TESCO is rolling out an automated entrance system to manage and limit the flow of customers into its stores.
The system developed by retail tech and logistics firm Wanzl employs what Tesco calls a "3D body imaging system" using a camera to sense and count each arriving customer.
But a Tesco spokesperson said the camera does not record, does not capture the person's image and generates no person-specific data.
"The camera is involved only on a sensory basis to count those entering. It doesn't recognise or record individuals," the spokesperson said.
The planned national roll-out follows a trial at its Greystones branch, where store manager David Murphy said the system had delivered "great peace of mind for managing the numbers in store at any given time".
Arriving customers see the system's video monitor display the number of people already in the store, along with a green light permitting entry or a red light advising them to wait outside.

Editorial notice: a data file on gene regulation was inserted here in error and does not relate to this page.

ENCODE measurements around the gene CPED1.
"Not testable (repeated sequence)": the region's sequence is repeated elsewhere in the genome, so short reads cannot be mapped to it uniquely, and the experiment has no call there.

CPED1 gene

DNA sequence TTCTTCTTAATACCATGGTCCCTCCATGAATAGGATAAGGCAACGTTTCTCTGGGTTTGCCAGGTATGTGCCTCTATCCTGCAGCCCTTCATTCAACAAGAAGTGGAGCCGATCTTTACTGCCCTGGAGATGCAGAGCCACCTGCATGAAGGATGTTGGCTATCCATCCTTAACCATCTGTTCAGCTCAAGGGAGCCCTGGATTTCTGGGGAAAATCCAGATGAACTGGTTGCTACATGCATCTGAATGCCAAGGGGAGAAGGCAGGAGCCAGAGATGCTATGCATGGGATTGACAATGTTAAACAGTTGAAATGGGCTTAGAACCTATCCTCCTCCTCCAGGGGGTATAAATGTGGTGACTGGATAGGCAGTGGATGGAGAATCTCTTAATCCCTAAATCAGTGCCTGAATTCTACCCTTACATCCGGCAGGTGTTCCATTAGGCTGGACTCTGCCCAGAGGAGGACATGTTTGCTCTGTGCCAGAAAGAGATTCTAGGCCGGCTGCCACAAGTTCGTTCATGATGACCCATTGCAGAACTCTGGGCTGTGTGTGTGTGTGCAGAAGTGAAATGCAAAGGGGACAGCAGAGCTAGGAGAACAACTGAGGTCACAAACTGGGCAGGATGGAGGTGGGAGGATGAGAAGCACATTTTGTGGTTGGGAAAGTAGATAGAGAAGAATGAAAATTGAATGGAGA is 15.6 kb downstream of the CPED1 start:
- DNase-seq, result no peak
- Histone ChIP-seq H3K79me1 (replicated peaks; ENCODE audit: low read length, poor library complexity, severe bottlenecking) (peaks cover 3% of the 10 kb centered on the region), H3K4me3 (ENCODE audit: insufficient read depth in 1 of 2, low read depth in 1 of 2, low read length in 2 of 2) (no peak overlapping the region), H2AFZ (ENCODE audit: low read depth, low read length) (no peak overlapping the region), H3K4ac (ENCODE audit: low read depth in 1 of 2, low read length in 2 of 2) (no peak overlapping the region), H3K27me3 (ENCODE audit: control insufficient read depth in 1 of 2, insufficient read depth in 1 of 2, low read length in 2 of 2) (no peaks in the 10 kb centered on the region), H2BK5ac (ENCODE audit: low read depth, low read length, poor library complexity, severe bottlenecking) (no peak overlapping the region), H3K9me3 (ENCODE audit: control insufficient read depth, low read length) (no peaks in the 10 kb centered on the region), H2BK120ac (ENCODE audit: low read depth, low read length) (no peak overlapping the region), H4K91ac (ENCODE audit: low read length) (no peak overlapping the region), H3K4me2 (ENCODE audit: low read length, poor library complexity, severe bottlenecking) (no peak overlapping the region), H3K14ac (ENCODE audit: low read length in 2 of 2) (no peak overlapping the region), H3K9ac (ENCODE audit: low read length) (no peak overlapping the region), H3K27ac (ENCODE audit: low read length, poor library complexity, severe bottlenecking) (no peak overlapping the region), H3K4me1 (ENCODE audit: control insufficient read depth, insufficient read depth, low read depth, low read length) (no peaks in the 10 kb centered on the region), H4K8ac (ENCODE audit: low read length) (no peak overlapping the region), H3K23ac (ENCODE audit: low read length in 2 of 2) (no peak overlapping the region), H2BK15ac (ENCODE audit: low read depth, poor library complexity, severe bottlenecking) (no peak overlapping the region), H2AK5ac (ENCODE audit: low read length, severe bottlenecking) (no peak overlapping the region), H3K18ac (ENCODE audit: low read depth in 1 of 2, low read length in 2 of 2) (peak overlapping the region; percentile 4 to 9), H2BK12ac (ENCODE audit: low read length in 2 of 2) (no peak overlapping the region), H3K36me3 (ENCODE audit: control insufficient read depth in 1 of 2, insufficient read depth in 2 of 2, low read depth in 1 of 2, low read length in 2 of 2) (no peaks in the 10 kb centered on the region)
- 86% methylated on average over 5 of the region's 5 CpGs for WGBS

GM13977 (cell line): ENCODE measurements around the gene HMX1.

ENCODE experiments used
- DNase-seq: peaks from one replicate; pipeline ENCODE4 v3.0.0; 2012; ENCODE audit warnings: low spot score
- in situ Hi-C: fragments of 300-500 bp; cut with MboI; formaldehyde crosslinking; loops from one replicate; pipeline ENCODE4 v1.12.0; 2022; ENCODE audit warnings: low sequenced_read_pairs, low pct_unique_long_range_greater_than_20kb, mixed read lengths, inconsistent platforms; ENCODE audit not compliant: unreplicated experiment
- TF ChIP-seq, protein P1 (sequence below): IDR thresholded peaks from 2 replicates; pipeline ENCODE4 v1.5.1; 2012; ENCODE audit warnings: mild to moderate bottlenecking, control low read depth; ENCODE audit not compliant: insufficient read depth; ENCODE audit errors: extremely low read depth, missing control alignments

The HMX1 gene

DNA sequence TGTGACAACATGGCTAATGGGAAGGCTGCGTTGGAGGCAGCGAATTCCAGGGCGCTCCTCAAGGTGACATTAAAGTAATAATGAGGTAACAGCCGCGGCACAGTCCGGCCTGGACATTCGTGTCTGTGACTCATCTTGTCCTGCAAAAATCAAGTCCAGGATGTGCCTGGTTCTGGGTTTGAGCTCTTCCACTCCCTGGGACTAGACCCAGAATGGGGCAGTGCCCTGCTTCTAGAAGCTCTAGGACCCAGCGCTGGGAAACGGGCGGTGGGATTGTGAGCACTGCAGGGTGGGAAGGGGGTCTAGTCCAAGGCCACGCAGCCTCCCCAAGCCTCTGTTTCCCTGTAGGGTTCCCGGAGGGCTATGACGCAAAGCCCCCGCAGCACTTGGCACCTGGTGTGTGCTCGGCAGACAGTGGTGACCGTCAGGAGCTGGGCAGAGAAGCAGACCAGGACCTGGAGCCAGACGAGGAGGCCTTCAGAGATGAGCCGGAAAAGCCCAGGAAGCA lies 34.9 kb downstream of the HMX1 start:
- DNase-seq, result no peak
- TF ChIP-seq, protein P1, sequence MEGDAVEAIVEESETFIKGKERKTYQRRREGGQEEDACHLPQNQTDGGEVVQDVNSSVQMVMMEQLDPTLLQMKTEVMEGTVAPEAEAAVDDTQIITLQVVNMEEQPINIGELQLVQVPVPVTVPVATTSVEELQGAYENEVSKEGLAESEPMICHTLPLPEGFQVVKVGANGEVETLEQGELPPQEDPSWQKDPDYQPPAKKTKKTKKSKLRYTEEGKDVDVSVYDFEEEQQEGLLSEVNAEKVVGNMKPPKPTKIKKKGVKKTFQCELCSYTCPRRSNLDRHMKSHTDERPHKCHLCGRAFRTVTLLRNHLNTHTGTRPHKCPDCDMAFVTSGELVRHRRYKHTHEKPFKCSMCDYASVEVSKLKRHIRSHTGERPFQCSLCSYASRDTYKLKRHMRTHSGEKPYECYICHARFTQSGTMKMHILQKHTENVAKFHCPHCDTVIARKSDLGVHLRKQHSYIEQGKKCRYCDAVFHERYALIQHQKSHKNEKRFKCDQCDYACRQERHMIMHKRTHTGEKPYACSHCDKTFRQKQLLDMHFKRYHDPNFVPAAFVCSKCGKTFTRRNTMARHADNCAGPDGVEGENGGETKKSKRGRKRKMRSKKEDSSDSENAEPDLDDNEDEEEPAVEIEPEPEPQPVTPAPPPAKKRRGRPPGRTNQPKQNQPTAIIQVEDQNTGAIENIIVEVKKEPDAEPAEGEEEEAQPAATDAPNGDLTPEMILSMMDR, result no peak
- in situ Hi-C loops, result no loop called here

This display, Mr Murphy said, helps "customers to know they're entering a safe environment". He added: "With social distancing and the management of the flow of people likely to be with us for the near future, this technology is very important."
It will allow Tesco outlets to reduce the number of security or other staff manually controlling the flow of customers at entrances. They will still be deployed when queues form outside and during elderly-shopping hours.